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Home Video Hovel: Car Wash, by Craig Schroeder

11 Jul

1976’s Car Wash is a cinematic outlier, noteworthy for spawning a ubiquitous disco hit and hosting early film appearances from legendary comedians Richard Pryor and George Carlin (as well as a bevy of performances from notable character actors like Franklin Ajaye, Bill Duke, and Antonio Fargas). Car Wash isn’t a crowning achievement, but it deserves to be remembered as more than a 1970s oddball spectacular.

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Home Video Hovel: 8 Million Ways to Die, by Alexander Miller

10 Jul

Since home video has undergone the Blu-ray evolution, it has unearthed a handful of neo-noirs and cop movies from the 1980’s; some overlooked, some divisive and others that have aged out of the public perception for one reason or another.

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Home Video Hovel: Cheech and Chong’s Next Movie, by Mat Bradley-Tschirgi

10 Jul

Before Cheech & Chong’s first movie Up in Smoke came out, they had several hit studio albums and had been touring for over a decade. Up in Smoke was a huge hit, so it was not a surprise when a sequel followed with 1980’s Cheech and Chong’s Next Movie. Cheech and Chong’s Next Movie proved to be another hit, domestically out-grossing both Caddyshack and the original Friday the 13th. This Shout Select Blu-ray release has just enough amusing extras for fans to enjoy.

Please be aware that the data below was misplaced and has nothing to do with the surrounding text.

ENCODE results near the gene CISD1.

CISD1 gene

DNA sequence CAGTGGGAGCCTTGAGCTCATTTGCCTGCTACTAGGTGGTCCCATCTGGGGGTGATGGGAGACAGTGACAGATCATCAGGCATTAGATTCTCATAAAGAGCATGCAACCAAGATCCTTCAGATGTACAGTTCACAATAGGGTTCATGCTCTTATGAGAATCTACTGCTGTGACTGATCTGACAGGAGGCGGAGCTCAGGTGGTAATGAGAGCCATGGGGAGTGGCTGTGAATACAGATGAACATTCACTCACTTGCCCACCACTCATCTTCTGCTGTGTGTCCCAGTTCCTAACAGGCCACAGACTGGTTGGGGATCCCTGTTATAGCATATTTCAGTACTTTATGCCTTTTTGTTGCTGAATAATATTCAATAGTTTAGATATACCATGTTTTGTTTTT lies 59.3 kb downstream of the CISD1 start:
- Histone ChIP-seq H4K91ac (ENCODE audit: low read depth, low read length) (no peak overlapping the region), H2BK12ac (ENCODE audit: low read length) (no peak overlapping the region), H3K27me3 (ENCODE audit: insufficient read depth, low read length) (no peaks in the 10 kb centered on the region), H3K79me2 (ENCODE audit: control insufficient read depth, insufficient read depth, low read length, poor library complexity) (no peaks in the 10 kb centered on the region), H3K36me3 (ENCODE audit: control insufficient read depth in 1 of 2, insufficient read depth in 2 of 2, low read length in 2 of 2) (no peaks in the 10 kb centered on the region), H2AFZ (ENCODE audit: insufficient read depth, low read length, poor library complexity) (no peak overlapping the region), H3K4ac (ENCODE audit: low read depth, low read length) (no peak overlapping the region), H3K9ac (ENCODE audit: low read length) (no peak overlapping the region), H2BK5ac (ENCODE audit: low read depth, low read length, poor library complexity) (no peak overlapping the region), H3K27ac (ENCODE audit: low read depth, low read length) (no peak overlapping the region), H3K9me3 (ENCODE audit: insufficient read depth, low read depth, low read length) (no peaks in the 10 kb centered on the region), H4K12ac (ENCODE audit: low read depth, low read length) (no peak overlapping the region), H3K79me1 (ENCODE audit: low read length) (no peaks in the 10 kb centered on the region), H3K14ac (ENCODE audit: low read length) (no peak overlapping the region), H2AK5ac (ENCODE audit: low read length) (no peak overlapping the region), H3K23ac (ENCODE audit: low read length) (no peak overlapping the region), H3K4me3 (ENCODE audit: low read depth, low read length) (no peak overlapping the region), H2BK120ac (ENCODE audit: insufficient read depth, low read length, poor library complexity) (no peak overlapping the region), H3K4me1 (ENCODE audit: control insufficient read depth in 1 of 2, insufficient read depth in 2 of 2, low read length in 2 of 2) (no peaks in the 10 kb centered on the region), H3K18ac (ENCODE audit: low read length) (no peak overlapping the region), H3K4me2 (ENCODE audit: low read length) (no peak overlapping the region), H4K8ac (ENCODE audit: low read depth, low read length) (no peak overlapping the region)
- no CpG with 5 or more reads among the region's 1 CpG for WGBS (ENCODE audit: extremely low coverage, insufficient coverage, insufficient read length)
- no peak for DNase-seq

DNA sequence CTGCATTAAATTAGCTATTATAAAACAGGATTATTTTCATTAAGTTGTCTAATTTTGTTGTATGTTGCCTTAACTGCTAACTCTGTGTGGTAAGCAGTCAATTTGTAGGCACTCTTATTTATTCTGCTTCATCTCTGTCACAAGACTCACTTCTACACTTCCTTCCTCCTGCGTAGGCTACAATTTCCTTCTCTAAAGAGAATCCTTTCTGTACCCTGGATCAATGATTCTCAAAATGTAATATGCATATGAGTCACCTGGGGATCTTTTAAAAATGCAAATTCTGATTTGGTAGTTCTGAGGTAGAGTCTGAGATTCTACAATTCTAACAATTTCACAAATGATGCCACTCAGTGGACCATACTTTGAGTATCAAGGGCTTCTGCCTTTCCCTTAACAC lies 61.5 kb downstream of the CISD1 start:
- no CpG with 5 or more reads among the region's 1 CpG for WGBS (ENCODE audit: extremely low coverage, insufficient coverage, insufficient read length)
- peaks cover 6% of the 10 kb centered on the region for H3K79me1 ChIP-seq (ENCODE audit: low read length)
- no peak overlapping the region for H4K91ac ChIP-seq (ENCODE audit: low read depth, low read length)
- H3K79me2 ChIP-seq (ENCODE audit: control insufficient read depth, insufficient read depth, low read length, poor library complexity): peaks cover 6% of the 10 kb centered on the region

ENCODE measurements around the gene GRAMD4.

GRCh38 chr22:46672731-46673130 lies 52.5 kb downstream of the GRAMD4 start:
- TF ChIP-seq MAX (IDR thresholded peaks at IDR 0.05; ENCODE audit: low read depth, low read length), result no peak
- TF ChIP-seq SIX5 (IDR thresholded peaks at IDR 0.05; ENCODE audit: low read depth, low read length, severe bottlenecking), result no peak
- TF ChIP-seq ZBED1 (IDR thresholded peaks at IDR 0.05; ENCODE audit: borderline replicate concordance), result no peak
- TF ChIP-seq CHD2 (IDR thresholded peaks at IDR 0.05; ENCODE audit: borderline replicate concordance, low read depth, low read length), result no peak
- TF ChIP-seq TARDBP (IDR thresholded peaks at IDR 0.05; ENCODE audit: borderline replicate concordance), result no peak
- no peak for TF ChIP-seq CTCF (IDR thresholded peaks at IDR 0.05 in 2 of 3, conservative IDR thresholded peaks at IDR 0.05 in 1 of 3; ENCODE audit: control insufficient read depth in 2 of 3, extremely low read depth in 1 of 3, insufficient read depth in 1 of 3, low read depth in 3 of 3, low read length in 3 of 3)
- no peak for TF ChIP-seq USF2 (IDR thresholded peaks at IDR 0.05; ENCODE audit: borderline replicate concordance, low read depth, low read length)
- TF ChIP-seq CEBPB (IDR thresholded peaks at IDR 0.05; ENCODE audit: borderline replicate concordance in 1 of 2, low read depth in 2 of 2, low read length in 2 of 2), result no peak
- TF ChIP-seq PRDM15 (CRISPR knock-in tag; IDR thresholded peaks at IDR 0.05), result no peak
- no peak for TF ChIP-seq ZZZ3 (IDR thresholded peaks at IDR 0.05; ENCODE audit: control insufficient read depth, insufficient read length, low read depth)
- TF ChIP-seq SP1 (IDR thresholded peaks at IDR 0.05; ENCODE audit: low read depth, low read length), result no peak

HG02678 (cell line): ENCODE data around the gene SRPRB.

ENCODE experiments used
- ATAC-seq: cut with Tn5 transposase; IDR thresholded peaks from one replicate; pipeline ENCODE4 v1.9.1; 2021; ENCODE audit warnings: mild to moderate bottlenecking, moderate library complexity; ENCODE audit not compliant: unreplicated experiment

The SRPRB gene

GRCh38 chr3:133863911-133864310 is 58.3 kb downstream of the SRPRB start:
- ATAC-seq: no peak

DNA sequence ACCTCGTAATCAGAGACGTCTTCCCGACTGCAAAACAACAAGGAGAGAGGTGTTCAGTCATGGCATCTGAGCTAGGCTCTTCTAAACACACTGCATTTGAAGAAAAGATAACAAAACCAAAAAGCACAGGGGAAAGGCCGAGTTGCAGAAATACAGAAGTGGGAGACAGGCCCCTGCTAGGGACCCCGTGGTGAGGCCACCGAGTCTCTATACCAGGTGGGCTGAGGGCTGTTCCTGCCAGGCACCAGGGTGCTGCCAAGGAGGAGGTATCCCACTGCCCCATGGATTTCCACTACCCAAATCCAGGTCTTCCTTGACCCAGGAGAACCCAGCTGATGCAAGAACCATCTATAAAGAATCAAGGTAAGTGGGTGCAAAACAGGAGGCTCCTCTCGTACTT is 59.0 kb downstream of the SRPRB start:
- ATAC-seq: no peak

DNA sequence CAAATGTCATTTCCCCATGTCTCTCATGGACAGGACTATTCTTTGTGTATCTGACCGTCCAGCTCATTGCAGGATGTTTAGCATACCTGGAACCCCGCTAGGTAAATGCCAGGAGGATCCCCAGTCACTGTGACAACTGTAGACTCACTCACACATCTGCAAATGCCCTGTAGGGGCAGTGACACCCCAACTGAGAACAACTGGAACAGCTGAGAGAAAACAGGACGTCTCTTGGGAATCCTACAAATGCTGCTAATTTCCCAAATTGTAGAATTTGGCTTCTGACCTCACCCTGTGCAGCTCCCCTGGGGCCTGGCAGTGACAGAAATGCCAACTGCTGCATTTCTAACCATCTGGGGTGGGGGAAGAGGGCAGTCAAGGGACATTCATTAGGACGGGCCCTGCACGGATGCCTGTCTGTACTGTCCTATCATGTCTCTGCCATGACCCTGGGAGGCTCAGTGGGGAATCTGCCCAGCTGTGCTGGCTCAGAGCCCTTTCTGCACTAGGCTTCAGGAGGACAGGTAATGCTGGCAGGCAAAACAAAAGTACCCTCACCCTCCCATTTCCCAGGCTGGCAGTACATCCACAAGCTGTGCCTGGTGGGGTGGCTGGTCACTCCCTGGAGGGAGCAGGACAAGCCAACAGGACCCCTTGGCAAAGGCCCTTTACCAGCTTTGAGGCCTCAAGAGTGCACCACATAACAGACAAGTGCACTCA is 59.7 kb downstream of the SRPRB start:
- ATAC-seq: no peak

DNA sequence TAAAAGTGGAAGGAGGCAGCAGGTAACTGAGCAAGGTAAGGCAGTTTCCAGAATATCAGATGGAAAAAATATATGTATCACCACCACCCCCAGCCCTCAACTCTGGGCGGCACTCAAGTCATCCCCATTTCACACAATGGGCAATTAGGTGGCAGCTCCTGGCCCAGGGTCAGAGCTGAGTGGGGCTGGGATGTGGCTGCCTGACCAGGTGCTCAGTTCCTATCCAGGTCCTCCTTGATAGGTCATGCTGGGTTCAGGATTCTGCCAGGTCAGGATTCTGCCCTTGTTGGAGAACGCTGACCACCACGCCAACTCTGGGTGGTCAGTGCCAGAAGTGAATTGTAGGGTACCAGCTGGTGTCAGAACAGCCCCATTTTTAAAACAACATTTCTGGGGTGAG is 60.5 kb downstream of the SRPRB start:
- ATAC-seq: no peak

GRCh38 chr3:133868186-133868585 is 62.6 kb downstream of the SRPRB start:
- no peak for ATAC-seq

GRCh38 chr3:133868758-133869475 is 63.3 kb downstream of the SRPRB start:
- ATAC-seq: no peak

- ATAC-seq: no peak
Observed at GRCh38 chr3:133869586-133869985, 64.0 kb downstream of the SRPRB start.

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A Ghost Story: Good Grief, by David Bax

6 Jul

With its central figure, a ghost straight out of a Charlie Brown cartoon (bedsheet, eyeholes, rounded-off head), and the 1.37:1 aspect ratio of its frame, David Lowery’s majestic and meditative new film, A Ghost Story, sometimes comes across as a bit of a throwback. I’m sure, though, that Lowery would prefer the term “timeless.” In the totality of his vision, he gives us an hour and a half or so not to grapple with the eternal but to embrace it. Stretching off in every direction as far as the mind’s eye can comprehend, we see that the human experience always has been and always will be filled with constant death and sadness but also, and in equal measure should we so choose, with beauty and transcendence.

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The B-Side: Elsa Dorfman’s Portrait Photography: Scratch the Surface, by David Bax

30 Jun

Elsa Dorfman has photographed a number of famous people in her time, from the Beat poets (most notably and most often her good friend Allen Ginsberg) to Bob Dylan to later musicians like Steven Tyler and Jonathan Richman. Yet, as good as those pictures are, they will not be her legacy. She will, especially if Errol Morris’ new documentary The B-Side: Elsa Dorfman’s Portrait Photography anything to say about it, be remembered for the decades she spent taking beautiful, straightforward individual and family portraits in a rare and notable format. Morris, in pointing a camera at her the same way she did and the same way he has done many times before, explores as much about himself as he does his subject.